There is an old adage that ‘time kills deals’ and that couldn’t be more true than selling stock off the plan in new property developments. We all know the feeling of having a buyer that cannot wait to purchase, only to have them pull out before they sign the dotted line.
Buyer’s remorse can arise due to various reasons, however the best way for a developer to mitigate this issue is to ensure buyers are able to sign the sale contract as soon as possible. This means having an off the plan contract that is balanced enough to protect your interests but to also ensuring it doesn’t take weeks negotiating amendments with the buyer’s lawyer. Resist the temptation to have a contract that is entirely in your favour and you will likely see a higher rate of buyer retention.
Ensuring your off the plan contract is ‘market friendly’
Date of adjustment
It can be tempting to have an off the plan contract that provides for an adjustment of outgoings from the date the lot registers, instead of the date of settlement. The benefit of this from a developer’s perspective is that you generally do not need to do an adjustment for rates, water or body corporate fees as the buyer will be responsible once they issue.
Land tax adjustment
The most common amendment to any off the plan contract in our experience is buyers requesting there be no adjustment for land tax. This is especially the case where most buyers in the development are owner occupiers that would not usually be responsible for paying land tax once they own the property.
If your project is targeted towards owner occupiers, there are a few different strategies to deal with this issue:
- Have a standard special condition that can easily be inserted into the contract to delete the land tax adjustment on a case by case basis
- Include a cap on the land tax amount in the contract. This means buyers know the maximum amount they will be paying for land tax and they can budget accordingly. The uncertainty of not knowing whether the land tax adjustment will be $500 or $5,000 can often result in the buyer not signing until the issue has been addressed.
- Not include an adjustment for land tax in the contract. This is not a common approach, but something you can always consider.
One sided right for the developer to terminate without controls
It is common for an off the plan contract to have a list of conditions precedent that need to be satisfied by the developer. If the developer is unable to satisfy the conditions, then the developer usually has a right to terminate the contract. This usually includes right to terminate if there is a change in market conditions or the developer cannot obtain a sufficient number of pre-sales.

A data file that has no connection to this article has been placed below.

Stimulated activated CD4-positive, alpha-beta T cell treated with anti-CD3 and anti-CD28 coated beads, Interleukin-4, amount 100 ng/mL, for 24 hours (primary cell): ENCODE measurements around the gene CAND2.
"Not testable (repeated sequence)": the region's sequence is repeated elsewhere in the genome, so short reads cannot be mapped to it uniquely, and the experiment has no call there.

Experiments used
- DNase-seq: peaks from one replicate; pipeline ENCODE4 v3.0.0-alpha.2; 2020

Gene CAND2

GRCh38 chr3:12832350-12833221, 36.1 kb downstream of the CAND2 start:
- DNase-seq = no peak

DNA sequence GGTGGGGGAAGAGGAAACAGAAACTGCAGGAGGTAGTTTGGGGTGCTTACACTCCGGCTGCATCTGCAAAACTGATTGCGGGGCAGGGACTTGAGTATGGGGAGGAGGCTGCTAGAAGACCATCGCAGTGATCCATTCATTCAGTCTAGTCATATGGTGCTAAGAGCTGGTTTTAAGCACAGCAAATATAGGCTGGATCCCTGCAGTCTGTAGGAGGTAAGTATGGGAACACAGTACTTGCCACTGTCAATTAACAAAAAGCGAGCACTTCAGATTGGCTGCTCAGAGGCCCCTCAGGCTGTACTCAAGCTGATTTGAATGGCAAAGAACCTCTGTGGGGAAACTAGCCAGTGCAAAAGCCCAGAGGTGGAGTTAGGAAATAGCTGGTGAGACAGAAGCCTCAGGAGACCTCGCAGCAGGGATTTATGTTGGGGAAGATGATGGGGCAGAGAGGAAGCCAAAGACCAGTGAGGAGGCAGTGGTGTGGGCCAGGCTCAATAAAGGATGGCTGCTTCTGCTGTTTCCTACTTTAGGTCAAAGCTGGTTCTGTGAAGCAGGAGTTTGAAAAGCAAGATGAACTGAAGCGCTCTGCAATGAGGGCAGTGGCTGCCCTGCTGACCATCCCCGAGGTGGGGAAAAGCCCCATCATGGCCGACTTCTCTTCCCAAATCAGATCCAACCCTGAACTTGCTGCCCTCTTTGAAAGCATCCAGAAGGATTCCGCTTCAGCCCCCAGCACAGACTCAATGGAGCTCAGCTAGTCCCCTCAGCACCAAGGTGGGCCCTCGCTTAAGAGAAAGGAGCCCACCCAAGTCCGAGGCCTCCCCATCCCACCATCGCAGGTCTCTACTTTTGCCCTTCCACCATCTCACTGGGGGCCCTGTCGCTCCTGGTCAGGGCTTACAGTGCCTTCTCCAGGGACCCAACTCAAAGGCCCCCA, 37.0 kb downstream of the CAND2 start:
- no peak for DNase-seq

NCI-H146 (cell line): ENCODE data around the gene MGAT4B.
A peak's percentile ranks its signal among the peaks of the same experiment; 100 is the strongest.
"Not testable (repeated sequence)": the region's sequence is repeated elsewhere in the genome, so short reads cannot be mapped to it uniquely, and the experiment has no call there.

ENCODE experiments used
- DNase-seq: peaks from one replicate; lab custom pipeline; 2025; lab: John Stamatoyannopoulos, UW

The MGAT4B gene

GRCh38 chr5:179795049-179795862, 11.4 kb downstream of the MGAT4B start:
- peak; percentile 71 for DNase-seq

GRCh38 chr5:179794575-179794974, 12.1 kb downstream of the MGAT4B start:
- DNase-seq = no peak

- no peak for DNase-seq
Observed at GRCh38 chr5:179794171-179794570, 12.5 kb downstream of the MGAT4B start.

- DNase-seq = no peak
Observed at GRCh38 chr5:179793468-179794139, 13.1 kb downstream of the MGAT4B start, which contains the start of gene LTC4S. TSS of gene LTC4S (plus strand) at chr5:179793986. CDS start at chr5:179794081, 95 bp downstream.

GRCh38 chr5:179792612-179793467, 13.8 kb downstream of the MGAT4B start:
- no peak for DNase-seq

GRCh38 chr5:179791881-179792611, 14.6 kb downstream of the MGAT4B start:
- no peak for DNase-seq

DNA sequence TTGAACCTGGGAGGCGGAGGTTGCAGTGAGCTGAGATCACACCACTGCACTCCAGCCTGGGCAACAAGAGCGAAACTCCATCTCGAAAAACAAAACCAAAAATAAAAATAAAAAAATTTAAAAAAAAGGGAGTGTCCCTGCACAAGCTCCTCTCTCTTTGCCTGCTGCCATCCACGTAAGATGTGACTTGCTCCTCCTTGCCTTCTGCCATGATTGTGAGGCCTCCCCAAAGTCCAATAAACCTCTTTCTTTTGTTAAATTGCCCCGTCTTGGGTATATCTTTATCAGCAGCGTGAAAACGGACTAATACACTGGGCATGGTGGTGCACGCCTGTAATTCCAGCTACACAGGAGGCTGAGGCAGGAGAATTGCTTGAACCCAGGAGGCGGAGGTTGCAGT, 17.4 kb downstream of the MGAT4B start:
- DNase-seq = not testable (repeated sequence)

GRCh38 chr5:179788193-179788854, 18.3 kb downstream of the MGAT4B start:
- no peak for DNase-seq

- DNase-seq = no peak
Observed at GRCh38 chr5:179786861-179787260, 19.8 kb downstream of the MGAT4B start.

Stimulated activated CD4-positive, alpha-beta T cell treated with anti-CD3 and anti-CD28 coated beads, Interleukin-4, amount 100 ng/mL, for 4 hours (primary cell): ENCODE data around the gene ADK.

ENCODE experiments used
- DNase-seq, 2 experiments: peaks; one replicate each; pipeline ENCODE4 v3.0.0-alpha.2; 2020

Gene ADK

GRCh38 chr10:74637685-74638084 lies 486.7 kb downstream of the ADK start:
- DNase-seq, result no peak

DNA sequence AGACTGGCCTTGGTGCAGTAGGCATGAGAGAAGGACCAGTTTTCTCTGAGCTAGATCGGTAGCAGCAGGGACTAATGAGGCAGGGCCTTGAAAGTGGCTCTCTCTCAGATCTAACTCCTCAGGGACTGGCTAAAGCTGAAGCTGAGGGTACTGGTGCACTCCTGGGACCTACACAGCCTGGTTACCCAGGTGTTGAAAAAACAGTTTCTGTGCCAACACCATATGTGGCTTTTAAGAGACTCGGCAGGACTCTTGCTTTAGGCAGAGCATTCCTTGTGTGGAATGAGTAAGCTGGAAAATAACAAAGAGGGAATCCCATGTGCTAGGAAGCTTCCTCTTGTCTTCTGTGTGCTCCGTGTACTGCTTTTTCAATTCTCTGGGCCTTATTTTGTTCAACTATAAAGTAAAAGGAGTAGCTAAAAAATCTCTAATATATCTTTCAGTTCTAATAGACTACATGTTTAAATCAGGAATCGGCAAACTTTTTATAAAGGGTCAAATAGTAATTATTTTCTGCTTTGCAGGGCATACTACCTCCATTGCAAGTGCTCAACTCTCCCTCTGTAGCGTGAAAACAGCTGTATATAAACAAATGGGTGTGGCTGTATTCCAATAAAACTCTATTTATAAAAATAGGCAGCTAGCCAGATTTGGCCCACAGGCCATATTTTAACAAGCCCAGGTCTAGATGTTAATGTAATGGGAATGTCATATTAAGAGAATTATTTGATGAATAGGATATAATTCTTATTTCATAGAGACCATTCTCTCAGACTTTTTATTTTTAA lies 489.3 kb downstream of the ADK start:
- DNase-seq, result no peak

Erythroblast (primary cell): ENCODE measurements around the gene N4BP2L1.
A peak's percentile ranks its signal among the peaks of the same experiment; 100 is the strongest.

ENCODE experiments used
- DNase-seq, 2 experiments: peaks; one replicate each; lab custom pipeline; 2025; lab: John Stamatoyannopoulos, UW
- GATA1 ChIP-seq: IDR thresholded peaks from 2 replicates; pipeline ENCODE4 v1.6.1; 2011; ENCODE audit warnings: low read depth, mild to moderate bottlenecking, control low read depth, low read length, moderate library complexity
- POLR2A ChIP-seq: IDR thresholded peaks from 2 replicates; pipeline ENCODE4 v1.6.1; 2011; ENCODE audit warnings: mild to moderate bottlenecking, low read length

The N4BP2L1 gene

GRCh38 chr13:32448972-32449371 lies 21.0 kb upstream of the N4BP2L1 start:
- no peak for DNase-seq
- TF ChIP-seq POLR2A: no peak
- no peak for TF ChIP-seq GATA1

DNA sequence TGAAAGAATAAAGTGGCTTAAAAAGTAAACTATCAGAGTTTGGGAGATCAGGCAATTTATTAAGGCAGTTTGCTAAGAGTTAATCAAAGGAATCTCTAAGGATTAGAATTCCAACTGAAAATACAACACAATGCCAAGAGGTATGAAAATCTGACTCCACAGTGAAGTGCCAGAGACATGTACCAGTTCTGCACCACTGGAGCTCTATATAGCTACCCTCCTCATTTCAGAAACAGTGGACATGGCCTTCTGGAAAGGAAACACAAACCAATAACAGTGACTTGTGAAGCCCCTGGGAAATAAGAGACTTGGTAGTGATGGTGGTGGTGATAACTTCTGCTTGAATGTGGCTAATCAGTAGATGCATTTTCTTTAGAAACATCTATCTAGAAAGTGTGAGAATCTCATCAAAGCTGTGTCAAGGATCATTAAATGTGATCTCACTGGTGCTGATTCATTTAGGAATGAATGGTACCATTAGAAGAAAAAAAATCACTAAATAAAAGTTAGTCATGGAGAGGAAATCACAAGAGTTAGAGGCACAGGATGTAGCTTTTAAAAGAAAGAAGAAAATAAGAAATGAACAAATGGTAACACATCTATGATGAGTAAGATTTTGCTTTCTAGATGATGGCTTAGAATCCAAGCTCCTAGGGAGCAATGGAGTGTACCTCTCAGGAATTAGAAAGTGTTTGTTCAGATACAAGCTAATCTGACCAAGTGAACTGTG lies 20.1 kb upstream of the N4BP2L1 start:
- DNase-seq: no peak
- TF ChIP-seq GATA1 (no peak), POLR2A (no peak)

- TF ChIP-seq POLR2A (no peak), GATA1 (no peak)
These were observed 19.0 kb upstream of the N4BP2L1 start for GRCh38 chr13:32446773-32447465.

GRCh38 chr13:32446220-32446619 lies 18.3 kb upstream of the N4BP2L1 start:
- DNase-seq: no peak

While it is common and necessary for a developer to have various rights of termination, you need to consider the commerciality of expecting a buyer to sign a contract that you can essentially terminate at will. Would you want to sign a contract on those terms?
The best way to deal with this issue is to ensure the clause is appropriately drafted and that there are some controls on the developer terminating. The most common controls include:
- A limitation on the date the developer can terminate. This means the buyer gets certainty that the contract cannot be terminated by the developer after a certain time due to issues such as insufficient pre-sales.
- An obligation for the developer to act reasonably when terminating. This means you must have some reasonable basis for terminating and not just do it at will.
- Restricting the developer from terminating individual contracts by requiring the clause to only be triggered if the developer terminates all contracts in that stage or the entire development.
Unreasonably long sunset date
Having a sunset date that allows either party to terminate the contract if the lot hasn’t registered or settlement hasn’t been effected by a certain date is necessary to give the parties certainty and to allow the parties to walk away if there have been substantial delays.
With the requirements of construction funders becoming increasingly onerous, developers are taking a cautious approach and ensuring the sunset date is often the latest date permitted by legislation (18 months for land and 5 ½ years for lots in a community titles scheme). While this is obviously great for the developer, buyers often dislike the uncertainty of being tied into a contract that could potentially go for 5 ½ years.
Developers should be commercial when choosing a sunset date and also consider updating their template contract as the development progresses. If the development is nearly completed, do you really need buyers to sign a contract with a 5 ½ year sunset date?
You should consider your project timeline, buffer requirements of your financier and some contingency when choosing a sunset date to be included in your template contract. By being more commercial and not just always choosing the longest date possible, you increase the likelihood of a buyer signing quickly and decrease the risk of buyers not signing due to buyer’s remorse.
Looking for advice on your off the plan contract?
At McAndrew Law, we are experienced in drafting off the plan contracts that don’t kill deals. Call us on (07) 3266 8555 or get in touch with us online to get started.
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